Plant Molecular Biology 53: 297–312, 2003.
© 2003 Kluwer Academic Publishers. Printed in the Netherlands.
Phragmoplastin dynamics: multiple forms, microtubule association and
their roles in cell plate formation in plants
Zonglie Hong, C. Jane Geisler-Lee, Zhongming Zhang and Desh Pal S. Verma
Department of Molecular Genetics, Department of Plant Biology, and Plant Biotechnology Center, Ohio State Uni-
versity, 240 Rightmire Hall, 1060 Carmack Road, Columbus, OH 43210-1002, USA (
author for correspondence;
Received 28 March 2003; accepted in revised form 25 September 2003
Key words: cell division, cytokinesis, dynamin, GTPase, microtubules, vesicle fusion
We have characterized 4 of the 16 members of the family of dynamin-related proteins (DRP) in Arabidopsis.
Three members, DRP1A (previously referred as ADL1), DRP1C and DRP1E, belong to the largest group of
phragmoplastin-like proteins. DRP2A (ADL6) is one of the two members that contain a pleckstrin homology (PH)
domain and a proline-rich (PR) motif, characteristics of animal dynamins. All four proteins interacted in yeast
two-hybrid assays with phragmoplastin, and showed different patterns of localization at the forming cell plate
during cytokinesis. GFP-tagged DRP1A and DRP1C proteins were found to be associated with the cytoskeleton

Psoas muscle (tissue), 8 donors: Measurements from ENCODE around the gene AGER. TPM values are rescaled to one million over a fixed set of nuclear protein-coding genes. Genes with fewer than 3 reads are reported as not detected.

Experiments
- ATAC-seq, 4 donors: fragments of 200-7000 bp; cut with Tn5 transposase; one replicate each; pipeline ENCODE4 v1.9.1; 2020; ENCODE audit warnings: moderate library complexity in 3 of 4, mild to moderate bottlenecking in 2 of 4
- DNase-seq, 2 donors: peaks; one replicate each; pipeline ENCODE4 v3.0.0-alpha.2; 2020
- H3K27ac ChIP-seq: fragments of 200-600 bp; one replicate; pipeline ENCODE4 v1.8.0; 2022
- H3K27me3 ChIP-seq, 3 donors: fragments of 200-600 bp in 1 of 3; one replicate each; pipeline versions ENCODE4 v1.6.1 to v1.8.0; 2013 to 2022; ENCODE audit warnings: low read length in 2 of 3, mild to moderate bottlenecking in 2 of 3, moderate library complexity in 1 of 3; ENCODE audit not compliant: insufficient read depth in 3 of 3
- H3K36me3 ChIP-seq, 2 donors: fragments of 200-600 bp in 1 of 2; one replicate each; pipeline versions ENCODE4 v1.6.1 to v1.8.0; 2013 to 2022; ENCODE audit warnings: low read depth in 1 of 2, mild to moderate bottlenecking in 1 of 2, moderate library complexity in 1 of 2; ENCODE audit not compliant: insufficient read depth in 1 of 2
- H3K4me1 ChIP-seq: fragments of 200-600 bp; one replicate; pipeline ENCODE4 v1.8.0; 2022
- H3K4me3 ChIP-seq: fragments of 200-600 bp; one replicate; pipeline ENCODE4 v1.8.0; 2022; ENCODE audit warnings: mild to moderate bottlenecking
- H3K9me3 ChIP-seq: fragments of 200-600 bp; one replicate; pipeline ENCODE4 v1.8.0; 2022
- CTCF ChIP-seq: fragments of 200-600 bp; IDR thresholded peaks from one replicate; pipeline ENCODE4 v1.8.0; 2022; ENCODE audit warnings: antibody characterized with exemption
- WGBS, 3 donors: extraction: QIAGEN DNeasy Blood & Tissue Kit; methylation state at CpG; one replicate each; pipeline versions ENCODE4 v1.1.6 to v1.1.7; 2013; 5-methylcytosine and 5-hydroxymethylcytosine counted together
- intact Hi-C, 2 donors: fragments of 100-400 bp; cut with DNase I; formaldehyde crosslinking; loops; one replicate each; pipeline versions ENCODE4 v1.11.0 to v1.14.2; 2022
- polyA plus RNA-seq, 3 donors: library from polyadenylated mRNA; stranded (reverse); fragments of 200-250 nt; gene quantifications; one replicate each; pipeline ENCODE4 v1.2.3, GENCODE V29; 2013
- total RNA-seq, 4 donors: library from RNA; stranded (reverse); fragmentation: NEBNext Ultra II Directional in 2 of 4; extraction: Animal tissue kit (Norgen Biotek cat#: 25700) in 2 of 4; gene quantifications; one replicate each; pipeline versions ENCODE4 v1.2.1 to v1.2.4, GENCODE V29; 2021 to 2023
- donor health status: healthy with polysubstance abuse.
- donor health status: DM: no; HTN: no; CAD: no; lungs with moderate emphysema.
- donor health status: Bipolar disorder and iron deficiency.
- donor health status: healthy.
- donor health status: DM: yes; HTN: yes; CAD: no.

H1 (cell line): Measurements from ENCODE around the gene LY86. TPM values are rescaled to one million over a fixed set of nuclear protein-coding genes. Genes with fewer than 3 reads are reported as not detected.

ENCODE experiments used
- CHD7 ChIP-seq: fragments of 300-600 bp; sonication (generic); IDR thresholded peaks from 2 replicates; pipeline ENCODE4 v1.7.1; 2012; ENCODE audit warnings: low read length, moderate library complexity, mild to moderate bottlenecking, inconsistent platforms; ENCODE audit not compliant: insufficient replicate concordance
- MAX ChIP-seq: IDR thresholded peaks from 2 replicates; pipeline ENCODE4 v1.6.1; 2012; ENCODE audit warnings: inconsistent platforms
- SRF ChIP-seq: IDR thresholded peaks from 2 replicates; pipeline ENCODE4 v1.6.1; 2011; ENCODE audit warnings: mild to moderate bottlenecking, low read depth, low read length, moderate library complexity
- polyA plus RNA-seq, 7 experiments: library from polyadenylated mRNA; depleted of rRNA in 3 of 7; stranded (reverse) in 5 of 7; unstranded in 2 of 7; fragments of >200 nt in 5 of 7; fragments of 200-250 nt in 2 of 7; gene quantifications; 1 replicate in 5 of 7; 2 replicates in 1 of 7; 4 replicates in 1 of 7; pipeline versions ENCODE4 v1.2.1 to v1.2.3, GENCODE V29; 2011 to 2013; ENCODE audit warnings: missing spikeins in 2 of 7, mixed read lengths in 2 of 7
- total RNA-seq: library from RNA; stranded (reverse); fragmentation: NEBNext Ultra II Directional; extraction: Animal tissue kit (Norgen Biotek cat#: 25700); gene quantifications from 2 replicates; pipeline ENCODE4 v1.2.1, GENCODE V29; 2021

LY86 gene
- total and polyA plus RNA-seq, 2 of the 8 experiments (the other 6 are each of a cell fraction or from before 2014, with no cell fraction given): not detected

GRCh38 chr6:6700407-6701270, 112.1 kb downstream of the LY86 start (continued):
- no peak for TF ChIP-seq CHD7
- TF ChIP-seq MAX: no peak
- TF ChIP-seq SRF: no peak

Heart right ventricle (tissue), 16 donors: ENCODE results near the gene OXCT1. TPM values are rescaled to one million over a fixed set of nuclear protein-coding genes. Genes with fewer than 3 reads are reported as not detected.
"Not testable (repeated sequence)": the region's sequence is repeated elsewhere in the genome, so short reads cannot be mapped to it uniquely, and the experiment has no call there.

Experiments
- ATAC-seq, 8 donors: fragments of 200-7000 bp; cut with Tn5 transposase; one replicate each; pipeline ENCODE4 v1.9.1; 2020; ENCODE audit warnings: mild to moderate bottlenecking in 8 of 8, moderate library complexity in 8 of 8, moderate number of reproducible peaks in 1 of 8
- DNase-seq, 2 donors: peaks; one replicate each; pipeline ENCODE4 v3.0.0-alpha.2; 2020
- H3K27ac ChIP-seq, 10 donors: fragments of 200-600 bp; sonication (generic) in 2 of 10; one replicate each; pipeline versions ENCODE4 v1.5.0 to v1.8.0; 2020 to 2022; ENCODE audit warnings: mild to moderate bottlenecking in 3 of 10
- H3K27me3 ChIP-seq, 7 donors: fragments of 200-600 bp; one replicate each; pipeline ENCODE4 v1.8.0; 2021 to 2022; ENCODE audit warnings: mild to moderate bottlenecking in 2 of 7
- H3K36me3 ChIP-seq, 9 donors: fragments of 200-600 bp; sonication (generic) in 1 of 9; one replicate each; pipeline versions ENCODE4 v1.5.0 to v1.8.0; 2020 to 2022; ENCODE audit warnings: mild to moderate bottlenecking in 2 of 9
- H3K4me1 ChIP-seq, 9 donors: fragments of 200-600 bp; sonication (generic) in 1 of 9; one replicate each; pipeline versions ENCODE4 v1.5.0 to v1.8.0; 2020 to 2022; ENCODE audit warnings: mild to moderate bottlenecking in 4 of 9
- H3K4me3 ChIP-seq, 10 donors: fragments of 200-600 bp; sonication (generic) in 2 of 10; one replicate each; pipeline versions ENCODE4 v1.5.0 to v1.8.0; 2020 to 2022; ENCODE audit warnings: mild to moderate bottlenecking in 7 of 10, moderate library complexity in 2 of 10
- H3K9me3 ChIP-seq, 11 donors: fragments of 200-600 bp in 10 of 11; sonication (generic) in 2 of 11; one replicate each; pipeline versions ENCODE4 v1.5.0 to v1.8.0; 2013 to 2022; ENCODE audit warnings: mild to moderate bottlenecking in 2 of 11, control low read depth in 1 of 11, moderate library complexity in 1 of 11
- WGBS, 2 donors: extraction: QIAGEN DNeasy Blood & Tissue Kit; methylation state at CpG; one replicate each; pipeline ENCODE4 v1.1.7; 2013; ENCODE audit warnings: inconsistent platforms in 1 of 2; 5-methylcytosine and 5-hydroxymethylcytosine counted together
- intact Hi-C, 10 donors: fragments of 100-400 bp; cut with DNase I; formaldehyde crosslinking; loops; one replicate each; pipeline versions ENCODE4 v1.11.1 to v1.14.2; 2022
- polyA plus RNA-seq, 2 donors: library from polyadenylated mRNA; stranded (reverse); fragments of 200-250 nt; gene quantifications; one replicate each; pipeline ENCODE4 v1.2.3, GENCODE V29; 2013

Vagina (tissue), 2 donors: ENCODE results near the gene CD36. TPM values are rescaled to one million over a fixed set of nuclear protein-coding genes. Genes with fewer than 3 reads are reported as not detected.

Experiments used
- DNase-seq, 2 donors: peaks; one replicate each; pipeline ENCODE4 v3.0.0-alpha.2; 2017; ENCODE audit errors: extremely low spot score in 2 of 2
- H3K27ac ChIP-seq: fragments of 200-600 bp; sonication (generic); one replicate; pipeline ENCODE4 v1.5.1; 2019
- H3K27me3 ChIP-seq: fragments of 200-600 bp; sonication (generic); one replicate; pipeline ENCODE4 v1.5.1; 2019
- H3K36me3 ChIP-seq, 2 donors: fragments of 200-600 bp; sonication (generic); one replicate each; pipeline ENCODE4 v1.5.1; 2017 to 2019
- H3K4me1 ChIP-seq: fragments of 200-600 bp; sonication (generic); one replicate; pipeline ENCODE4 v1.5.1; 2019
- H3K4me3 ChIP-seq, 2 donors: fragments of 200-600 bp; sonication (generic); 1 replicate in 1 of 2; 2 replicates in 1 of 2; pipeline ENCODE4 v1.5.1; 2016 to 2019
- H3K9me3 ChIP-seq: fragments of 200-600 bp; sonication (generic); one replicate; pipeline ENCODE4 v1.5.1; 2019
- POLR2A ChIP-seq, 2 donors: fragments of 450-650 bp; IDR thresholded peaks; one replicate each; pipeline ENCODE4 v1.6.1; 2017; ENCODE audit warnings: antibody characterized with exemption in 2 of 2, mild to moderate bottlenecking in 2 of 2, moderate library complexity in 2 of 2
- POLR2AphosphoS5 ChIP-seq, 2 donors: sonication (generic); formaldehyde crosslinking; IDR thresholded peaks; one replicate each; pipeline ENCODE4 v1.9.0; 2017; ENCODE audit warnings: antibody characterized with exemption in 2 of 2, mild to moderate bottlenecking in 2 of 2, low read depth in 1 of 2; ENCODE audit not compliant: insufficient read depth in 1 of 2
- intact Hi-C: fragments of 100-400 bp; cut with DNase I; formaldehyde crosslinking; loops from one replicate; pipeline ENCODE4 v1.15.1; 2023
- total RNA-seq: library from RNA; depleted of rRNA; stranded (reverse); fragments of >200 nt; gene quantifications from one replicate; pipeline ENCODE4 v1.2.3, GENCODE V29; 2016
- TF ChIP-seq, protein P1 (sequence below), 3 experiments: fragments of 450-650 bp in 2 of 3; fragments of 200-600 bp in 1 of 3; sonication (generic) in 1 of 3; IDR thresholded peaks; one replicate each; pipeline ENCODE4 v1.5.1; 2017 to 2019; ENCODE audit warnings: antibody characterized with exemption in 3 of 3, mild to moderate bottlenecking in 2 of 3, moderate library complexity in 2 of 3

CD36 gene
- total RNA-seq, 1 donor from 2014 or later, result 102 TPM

in G1 phase of the cell cycle. The distribution pattern of DRP1A was sensitive to propyzamid and insensitive to
cytochalasin D, suggesting that DRP1A is associated with microtubules and not actin ﬁlaments. The association
of DRP1A with microtubules was conﬁrmed in vitro by spin-down assays. A GTPase-defective phragmoplastin
acted as a dominant negative mutant, reduced transport of vesicles to the cell plate and formed dense tubule-like
structures in the cell plate. We propose that DRP1 proteins may provide an anchor for Golgi-derived vesicles to
attach to microtubules, which in turn direct the vesicles to the forming cell plate during cytokinesis. Whereas the
DRP1 subfamily members are involved in tubulization of membranes, DRP2 may be involved in endocytosis and
membrane recycling via clathrin-coated vesicles.
Abbreviations: ADL, Arabidopsis dynamin-like protein; C-MT, cortical microtubule; DRP, dynamin-related
protein; GFP, green ﬂuorescent protein; MT, microtubule; PH domain, pleckstrin-homology domain; Phr, phrag-
moplastin; Phr-MT, phragmoplast microtubule; PI, phosphatidylinositol; PI-3P, phosphatidylinositol 3-phosphate;
PRD, proline-rich domain; TVN, tubulo-vesicular network; VTV, vesiculo-tubule vesicle.
Phragmoplastin and ADL1 were the ﬁrst dynamin-
related proteins (DRPs) identiﬁed in plants (Dom-
browski and Raikhel, 1995; Gu and Verma, 1996).
During the past few years, several more DRPs from
plants have been characterized. These include ADL2
(Kang et al., 1998; Kim et al., 2001), ADL2b (Ar-
imura and Tsutsumi, 2002), ADL3 (Mikami et al.,
2000), ADL6 (Jin et al., 2001; Lam et al., 2002; Lee
et al., 2002), and ARC5 (Gao et al., 2003). Arabidop-
sis DRPs have recently been classiﬁed into various
subfamilies based upon their homologies and possible
functions (Hong et al., 2003).
Animal dynamin was originally isolated from
bovine brain extracts as a microtubule-binding protein
(Shpetner and Vallee, 1989), and its GTPase activity
was shown to be activated by microtubules (Shpetner
and Vallee, 1992). It has been suggested that dy-
namin GTPase may be involved in the transport of
Golgi-derived vesicles along the microtubules, from
the minus end to the plus end (Fullerton et al., 1998).
Recently dynamin has also been found to be associ-
ated with actin and shown to play a role in actin-based